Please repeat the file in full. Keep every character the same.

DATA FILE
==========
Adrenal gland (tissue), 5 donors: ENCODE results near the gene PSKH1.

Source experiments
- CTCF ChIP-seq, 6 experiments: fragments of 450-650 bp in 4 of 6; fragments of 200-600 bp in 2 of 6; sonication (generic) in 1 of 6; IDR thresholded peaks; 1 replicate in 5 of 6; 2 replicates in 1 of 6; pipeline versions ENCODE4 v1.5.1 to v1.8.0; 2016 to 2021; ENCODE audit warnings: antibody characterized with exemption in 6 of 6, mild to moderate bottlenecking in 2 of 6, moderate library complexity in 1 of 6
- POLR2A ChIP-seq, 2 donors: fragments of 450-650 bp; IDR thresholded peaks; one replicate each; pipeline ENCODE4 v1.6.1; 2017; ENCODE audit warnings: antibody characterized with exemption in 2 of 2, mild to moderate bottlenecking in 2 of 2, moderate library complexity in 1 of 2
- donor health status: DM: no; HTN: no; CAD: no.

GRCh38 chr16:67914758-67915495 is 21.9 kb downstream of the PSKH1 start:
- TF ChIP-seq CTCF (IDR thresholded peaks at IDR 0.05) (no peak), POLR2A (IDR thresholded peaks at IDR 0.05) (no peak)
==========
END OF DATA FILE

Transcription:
Adrenal gland (tissue), 5 donors: ENCODE results near the gene PSKH1.

Source experiments
- CTCF ChIP-seq, 6 experiments: fragments of 450-650 bp in 4 of 6; fragments of 200-600 bp in 2 of 6; sonication (generic) in 1 of 6; IDR thresholded peaks; 1 replicate in 5 of 6; 2 replicates in 1 of 6; pipeline versions ENCODE4 v1.5.1 to v1.8.0; 2016 to 2021; ENCODE audit warnings: antibody characterized with exemption in 6 of 6, mild to moderate bottlenecking in 2 of 6, moderate library complexity in 1 of 6
- POLR2A ChIP-seq, 2 donors: fragments of 450-650 bp; IDR thresholded peaks; one replicate each; pipeline ENCODE4 v1.6.1; 2017; ENCODE audit warnings: antibody characterized with exemption in 2 of 2, mild to moderate bottlenecking in 2 of 2, moderate library complexity in 1 of 2
- donor health status: DM: no; HTN: no; CAD: no.

GRCh38 chr16:67914758-67915495 is 21.9 kb downstream of the PSKH1 start:
- TF ChIP-seq CTCF (IDR thresholded peaks at IDR 0.05) (no peak), POLR2A (IDR thresholded peaks at IDR 0.05) (no peak)